Modern C++ Programming with Test-Driven Development: Code Better, Sleep Better

If you program in C++ you’ve been neglected. Test-driven development (TDD) is a modern software development practice that can dramatically reduce the number of defects in systems, produce more maintainable code, and give you the confidence to change your software to meet changing needs. But C++ programmers have been ignored by those promoting TDD–until now. In this book, Jeff Langr gives you hands-on lessons in the challenges and rewards of doing TDD in C++.

Modern C++ Programming With Test-Driven Development, the only comprehensive treatment on TDD in C++ provides you with everything you need to know about TDD, and the challenges and benefits of implementing it in your C++ systems. Its many detailed code examples take you step-by-step from TDD basics to advanced concepts. As a veteran C++ programmer, you’re already writing high-quality code, and you work hard to maintain code quality. It doesn’t have to be that hard.

In this book, you’ll learn:

  • how to use TDD to improve legacy C++ systems
  • how to identify and deal with troublesome system dependencies
  • how to do dependency injection, which is particularly tricky in C++
  • how to use testing tools for C++ that aid TDD
  • new C++11 features that facilitate TDD

As you grow in TDD mastery, you’ll discover how to keep a massive C++ system from becoming a design mess over time, as well as particular C++ trouble spots to avoid. You’ll find out how to prevent your tests from being a maintenance burden and how to think in TDD without giving up your hard-won C++ skills. Finally, you’ll see how to grow and sustain TDD in your team.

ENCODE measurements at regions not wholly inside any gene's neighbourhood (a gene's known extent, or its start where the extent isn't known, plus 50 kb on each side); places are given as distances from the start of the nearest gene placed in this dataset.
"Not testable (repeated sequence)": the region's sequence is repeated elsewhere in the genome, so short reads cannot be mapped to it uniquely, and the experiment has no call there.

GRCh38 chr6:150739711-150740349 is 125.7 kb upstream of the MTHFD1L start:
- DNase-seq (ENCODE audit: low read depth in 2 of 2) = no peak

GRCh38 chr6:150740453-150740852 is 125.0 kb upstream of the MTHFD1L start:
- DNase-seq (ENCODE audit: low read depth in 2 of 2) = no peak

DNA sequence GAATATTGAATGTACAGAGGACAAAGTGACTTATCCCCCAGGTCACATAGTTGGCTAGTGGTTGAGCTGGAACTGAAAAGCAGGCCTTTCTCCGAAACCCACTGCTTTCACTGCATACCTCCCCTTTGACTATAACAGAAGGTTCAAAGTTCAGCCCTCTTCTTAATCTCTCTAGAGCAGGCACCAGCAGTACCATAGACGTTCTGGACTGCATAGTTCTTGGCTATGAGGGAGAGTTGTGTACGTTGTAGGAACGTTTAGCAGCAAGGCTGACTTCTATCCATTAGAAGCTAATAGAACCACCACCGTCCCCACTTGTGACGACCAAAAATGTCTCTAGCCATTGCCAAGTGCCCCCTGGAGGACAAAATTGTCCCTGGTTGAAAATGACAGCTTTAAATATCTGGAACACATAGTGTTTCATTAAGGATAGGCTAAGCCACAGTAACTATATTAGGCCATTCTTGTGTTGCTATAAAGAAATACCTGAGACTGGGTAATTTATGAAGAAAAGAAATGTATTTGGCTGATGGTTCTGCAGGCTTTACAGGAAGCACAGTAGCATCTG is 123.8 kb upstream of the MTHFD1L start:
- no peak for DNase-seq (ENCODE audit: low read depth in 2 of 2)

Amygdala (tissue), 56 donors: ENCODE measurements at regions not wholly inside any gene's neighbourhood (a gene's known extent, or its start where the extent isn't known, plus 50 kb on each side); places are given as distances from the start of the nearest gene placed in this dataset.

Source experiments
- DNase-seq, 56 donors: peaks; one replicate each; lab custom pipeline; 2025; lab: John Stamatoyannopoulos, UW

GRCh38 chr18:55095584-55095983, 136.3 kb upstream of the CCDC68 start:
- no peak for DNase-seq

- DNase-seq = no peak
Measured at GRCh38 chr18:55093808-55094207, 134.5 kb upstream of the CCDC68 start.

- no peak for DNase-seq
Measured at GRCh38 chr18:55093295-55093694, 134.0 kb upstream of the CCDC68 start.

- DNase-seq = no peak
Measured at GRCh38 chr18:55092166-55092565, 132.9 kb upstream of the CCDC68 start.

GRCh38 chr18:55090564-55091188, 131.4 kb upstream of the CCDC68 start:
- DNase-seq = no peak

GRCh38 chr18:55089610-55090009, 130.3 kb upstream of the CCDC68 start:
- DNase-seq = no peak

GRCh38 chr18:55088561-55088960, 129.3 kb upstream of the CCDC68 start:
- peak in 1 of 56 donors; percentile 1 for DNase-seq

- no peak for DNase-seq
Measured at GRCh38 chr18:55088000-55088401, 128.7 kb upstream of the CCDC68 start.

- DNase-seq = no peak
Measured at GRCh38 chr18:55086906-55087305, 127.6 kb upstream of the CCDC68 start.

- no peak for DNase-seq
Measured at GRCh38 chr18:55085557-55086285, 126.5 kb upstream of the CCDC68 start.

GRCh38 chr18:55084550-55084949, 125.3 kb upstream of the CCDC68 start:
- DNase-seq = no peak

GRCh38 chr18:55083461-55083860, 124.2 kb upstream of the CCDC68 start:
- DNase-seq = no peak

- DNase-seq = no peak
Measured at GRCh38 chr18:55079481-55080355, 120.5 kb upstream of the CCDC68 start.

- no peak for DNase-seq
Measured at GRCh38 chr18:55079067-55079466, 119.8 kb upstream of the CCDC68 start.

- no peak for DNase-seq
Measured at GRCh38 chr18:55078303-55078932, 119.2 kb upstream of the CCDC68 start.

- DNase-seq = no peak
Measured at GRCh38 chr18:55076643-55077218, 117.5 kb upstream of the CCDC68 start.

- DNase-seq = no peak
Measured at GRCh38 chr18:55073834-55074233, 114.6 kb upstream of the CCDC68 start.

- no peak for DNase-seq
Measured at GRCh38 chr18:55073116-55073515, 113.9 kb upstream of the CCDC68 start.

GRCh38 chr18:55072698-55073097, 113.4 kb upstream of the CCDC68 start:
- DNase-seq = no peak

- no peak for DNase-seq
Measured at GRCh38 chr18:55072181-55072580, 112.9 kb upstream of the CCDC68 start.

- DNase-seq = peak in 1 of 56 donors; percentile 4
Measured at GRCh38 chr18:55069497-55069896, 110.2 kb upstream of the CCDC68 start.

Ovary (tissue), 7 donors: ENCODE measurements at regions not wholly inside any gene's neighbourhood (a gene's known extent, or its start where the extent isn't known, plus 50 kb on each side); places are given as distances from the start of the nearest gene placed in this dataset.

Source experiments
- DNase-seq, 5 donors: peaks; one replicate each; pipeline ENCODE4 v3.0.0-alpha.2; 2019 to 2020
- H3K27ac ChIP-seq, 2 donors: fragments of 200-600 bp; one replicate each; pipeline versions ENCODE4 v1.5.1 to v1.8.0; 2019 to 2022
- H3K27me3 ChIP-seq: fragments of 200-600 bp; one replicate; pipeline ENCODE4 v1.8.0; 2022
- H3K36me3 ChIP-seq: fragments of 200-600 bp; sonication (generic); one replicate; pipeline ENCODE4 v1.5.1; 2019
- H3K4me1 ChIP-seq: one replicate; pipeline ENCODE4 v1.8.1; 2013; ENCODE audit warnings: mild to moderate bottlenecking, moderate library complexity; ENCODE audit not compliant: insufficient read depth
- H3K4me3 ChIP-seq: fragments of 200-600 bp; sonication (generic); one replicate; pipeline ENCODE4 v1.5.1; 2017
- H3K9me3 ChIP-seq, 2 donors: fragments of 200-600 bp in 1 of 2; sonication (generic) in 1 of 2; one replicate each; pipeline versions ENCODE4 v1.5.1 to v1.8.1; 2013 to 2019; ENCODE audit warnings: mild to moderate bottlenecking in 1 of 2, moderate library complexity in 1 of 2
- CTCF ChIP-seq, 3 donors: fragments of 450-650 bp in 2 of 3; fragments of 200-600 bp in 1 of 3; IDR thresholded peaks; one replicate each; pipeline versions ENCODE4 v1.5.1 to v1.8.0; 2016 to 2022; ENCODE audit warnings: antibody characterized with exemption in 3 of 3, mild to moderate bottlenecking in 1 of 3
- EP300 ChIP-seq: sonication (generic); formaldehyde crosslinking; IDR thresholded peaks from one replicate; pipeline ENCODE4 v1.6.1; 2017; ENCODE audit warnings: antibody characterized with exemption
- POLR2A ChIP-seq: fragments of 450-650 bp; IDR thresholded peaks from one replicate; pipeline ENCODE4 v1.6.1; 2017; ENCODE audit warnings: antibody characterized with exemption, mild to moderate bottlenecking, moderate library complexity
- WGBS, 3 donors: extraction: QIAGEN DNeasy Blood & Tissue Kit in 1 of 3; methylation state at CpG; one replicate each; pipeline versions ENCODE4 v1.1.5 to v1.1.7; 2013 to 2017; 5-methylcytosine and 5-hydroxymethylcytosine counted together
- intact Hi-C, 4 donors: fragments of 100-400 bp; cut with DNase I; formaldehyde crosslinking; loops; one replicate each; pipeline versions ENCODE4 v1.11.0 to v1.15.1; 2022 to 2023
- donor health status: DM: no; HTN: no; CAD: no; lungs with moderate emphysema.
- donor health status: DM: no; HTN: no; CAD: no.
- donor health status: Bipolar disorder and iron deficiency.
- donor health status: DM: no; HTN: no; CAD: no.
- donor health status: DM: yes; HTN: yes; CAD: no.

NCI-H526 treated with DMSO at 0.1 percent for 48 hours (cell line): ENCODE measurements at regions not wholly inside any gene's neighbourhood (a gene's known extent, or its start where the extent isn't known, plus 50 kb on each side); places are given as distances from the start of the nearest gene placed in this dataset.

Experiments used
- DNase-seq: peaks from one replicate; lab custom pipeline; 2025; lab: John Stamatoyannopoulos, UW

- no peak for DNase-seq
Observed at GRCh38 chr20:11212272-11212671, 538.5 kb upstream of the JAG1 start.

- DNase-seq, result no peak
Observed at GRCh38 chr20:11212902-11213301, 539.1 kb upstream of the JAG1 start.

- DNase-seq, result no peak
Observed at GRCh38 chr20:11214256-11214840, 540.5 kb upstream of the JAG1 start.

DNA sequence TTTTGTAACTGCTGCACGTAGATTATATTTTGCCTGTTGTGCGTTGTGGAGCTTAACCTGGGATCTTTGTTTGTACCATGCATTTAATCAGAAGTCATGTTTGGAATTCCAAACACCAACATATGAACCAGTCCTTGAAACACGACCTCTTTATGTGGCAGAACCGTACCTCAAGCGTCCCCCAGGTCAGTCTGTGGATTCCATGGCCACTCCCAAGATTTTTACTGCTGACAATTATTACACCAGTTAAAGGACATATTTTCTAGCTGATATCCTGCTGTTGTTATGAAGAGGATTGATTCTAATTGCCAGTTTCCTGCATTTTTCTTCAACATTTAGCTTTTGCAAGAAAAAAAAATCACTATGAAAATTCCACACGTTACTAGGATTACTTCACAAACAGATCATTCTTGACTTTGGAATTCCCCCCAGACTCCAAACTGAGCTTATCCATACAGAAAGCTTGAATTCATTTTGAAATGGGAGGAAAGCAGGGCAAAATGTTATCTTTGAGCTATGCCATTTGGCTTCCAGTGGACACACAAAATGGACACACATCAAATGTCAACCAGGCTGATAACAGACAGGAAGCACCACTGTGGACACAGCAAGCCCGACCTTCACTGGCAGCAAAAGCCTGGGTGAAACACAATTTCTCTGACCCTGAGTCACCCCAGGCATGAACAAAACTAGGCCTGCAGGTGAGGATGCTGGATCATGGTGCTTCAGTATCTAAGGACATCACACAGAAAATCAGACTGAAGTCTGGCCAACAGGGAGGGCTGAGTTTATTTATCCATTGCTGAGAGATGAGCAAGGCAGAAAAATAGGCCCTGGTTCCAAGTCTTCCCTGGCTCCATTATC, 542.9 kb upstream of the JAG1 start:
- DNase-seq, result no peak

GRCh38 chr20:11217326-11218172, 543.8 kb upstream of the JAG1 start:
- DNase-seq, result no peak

Whether you’re a complete unit-testing novice or an experienced tester, this book will lead you to mastery of test-driven development in C++.

What You Need

  • A C++ compiler running under Windows or Linux, preferably one that supports C++11. Examples presented in the book were built under gcc 4.7.2.
  • Google Mock 1.6 (downloadable for free; it contains Google Test as well) or an alternate C++ unit testing tool. Most examples in the book are written for Google Mock, but it isn’t difficult to translate them to your tool of choice.
  • A good programmer’s editor or IDE.
  • cmake, preferably. Of course, you can use your own preferred make too. CMakeLists.txt files are provided for each project. Examples provided were built using cmake version 2.8.9.
  • Various freely-available third-party libraries are used as the basis for examples in the book. These include:
  • cURL
  • JsonCpp
  • Boost (filesystem, date_time/gregorian, algorithm, assign)

Several examples use the boost headers/libraries. Only one example uses cURL and JsonCpp.

Product Features

  • Pragmatic Bookshelf

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Anonymous on 05/22/2019 at 6:51 AM.

Great book – save time writing unit tests efficiently After working with the basics with Google Test (gtest) and starting to play with Google Mock, I really needed a foundation to build on.I was so excited when I found Jeff’s book on unit testing (TDD) and C++11x along with Google Mock (and Google Test) for C++ based testing.Reading through one of the free chapters was eye opening and providing some great advice on testing.Do as little as possible, even if that means taking shortcuts to write tests faster…

Anonymous on 05/22/2019 at 6:54 AM.

Considerately shortened my learning process I consider myself a pretty decent programmer, but I have been working mostly with languages such as Python, php and Java. Recently I had the opportunity to do a project in C++, and I wanted to do it with the most recent tools, according to best practices and the best methodologies. I knew something about TDD, but had never practiced it in a real project. TDD had some kind of a bed rep, but still I was intrigued. I bought Jeff’s book, and I am extremely glad I did. It hand-held me from the…

Anonymous on 05/22/2019 at 7:01 AM.

Not what I expected – a little disappointed Do not misunderstand me . It is not a bad book, but should be read with critical judgment. I had more expectations of the content of the book and answers to complicated issues with TDD in C++ that were not answered. The solutions were obvious and that is precisely the problems for I want answers and learn about better alternatives.Uncle Bob as indicated in the foreword, the title is not the best. Nor do I agree with the title suggests Robert Martin. The title that best describes it…